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Mumbai Attacks: Terrorism has no Religion

mumbaihotel-300x211.jpgThe terrorist attacks in Mumbai — which consisted of blasts in at least seven sites and which apparently targeted Westerners — have, as of this writing, claimed over 110 lives and injured a minimum of 300. Terrorism on this scale has the tendency to engender very common, basic reactions: fear of another attack, concern for those who are at or near the location(s) of the attacks, care for friends or family who may have loved ones affected, disbelief that one set of humans can do this to other humans, and an interest in why the terrorists did what they did. All these elements were present in the wake of 9/11 and the 7/7 bombings, and I believe have been resurrected again with the Mumbai attacks.

There is another aspect of a response to mass terrorism that I’d like to discuss in this post: the inclination to unfavorably treat those who share characteristics with or bear resemblance to the terrorists. Following 9/11 and 7/7, Muslims and those perceived to be Muslim were subject to a pervasive and violent backlash. (As we reported earlier this week, Sikhs in America have been profiled in the airport setting.) Accordingly, with news accounts suggesting that the Mumbai terrorists are Muslim, some are worried that Muslims in India may face a wave of public and/or private harassment and discrimination. For example, a colleague who heads a major civil rights organization in America expressed that he was “praying for victims of [the] Mumbai attack[s] and for Muslims in India.”

It should not have to be this way.

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Heer Ranjha hits the Scottish stage

A retelling of Heer Ranjha is set to launch in Glasgow this week, and the screenwriters have done a fascinating job of trying to place the classic love story in a contemporary setting. Heer RanjhaInstead of the story of two villagers (Ranjha, who leaves his home and is hired by Heer), it’s the story of a Muslim restaurant worker and a Sikh socialite:

In a fit of depression, [Ranjha] throws himself off the George VI bridge, presumably choosing that one ahead of the Kingston so that the play can continue. He is pulled out of the Clyde by a boatful of partygoers, led by the beautiful Heer, the fast-living daughter of a Glasgow curry magnate and a Sikh. [link]

And, instead of fully morphing the play, the director discussed his desire to speak directly to the Asian population in Glasgow. He integrates a fully Punjabi story into the framework of life experience for Punjabi Scots, including choosing to play the dialogue in local dialect:

I had been trying for some time to find a story that would attract Asian audiences [Glasgows Asian community is primarily Punjabi] and Heer Ranjha was something I had come across very frequently in my discussions with [local] people, says Lalitha Rajan, artistic director of Ankur Productions. I wanted to make it relevant and contemporary and I wanted a writer who had an ear for Glaswegian dialect, because it has its own unique linguistic richness. [link]

I think one of the most striking features of this show the opportunity it takes to speak to, and honor, the interconnectedness of the history of Scotland’s Punjabi community within the artistic/social narrative of the U.K. Instead of the story feeling unfamiliar, exotic, or far, it is re-placed to popularize it among youth in the diaspora. Whether this means it’s more risque or departs dramatically from the original, I’m curious to see how it turns out. If any of our readers are Scotland-based, I would love to hear a review if you’re able to go!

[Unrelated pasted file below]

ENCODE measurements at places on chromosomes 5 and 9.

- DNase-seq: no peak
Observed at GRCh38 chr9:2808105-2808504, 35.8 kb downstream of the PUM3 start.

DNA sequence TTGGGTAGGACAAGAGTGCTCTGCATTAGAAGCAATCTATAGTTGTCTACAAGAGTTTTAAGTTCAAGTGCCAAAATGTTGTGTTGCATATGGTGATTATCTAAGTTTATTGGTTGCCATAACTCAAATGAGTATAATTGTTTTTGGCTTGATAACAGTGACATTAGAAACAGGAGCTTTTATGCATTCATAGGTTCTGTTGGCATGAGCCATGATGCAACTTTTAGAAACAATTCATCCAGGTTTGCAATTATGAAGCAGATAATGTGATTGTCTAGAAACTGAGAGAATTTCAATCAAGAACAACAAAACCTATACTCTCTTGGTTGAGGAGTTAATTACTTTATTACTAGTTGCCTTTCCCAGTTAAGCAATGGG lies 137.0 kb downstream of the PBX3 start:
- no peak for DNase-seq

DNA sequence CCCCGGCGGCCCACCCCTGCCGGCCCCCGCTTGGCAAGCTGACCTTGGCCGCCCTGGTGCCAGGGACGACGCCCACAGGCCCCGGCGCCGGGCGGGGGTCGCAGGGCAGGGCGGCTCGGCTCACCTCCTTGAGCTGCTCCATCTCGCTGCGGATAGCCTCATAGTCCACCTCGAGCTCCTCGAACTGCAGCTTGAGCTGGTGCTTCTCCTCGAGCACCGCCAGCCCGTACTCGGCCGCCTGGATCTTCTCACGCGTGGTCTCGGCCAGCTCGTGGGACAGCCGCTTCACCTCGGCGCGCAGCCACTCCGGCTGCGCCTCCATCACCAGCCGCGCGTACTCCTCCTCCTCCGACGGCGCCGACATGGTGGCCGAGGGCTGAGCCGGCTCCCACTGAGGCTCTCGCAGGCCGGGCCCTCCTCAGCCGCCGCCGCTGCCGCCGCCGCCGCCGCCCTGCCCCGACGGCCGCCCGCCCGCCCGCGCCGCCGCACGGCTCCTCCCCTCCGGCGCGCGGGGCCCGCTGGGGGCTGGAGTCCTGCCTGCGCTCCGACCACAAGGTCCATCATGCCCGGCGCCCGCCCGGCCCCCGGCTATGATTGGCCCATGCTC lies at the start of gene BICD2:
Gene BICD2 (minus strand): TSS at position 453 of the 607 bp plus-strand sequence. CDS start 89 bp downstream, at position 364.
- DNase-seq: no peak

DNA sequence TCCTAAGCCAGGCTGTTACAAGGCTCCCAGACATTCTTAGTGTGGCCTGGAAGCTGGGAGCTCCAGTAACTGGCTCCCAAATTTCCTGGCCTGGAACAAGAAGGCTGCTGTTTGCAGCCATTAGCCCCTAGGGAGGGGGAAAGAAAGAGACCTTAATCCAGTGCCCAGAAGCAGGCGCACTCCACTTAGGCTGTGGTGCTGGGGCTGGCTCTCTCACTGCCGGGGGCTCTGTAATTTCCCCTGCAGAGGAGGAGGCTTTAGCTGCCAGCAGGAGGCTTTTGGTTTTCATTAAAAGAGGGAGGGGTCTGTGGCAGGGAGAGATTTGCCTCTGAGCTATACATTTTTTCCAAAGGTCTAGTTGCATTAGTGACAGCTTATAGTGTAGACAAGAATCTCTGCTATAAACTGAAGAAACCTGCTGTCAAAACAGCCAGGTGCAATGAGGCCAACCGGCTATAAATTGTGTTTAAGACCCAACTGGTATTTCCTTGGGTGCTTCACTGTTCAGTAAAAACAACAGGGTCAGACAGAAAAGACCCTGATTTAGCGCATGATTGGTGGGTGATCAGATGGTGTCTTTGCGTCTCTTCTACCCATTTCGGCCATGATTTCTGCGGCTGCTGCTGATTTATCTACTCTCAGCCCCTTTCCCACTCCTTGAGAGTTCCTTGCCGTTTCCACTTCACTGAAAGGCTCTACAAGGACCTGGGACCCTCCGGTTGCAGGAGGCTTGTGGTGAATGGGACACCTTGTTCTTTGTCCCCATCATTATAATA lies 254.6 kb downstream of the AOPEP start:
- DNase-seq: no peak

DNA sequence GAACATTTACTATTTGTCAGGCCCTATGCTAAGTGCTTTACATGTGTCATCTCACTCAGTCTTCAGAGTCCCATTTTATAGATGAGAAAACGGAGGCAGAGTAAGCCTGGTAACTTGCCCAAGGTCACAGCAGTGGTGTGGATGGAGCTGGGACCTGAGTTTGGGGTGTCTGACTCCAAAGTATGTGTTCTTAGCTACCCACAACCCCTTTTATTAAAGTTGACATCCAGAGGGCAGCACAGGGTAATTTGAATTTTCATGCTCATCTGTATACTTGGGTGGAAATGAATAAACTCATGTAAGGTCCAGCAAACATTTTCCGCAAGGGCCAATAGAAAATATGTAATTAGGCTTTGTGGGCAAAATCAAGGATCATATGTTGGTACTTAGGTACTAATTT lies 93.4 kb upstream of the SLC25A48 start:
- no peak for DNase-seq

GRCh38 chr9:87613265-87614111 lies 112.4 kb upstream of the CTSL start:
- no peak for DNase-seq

Obama Supporters

Thanksgiving is a time to reflect and celebrate what we are thankful for, rather than commemorate the manipulative actions of the Pilgrims (yes, in many ways this statement makes me feel better when I have my Thanksgiving meal)!

One of the things I am thankful for this year is Barack Obamas victory as the 44th President-elect of the United States of America. It has been wonderful to be alive to witness this moment in history. As the saying goes, you can only truly value and appreciate yourself if you can also laugh at yourself. So, I will extend this belief to Barack Obamas presidential win. So, lets laugh at this satire on Obama supporters (especially if you were one of them :) I know I did)!

Have a good Thanks-Giving!

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Mumbai- November 26, 2008

If you haven’t already come across this link, CNN-IBN isTaj_Mahal_Hotel.jpg streaming live (though the worst of the violence is definitely over).

Even by the standards of terrorism in India, which has suffered a rising number of terrorist attacks this year, the assaults were particularly brazen and dramatically different in their scale and execution. Rarely for India, the attackers specifically targeted sites popular with tourists… Unlike previous attacks in India this year, which consisted of anonymously planted bombs, the assailants on Wednesday night were spectacularly well-armed andconfrontational.[IHT]

There are still 5 hostages being held in the Oberoi and operations to rescue them are ongoing.

The latest numbers, according to CNN-IBN say 87 killed, 187 injured. Those are, of course, the official numbers. The IHT says preliminary reports say 240 injured.

If you have family and/or friends in the city, I hope they’re safe.

Flying While Sikh – Not on US Airways

A Sardar friend of mine once recounted his experiences flying soon after 9/11. He was flying within California to a small Central California city. Upon arriving he had to wait for his plane-side check-in luggage and the air-hostess joked that he was lucky to have flown at all. When he asked why, she told himus_airways_jetbridge.jpg that 2 customers had felt ‘uneasy’ with him on the plane and had they had a third complaint, he would not have been allowed to fly. He asked if he was flying with his three friends, could they report that they felt ‘uneasy’ if they saw a man with a cowboy hat. The air-hostess replied that – that would be a different situation.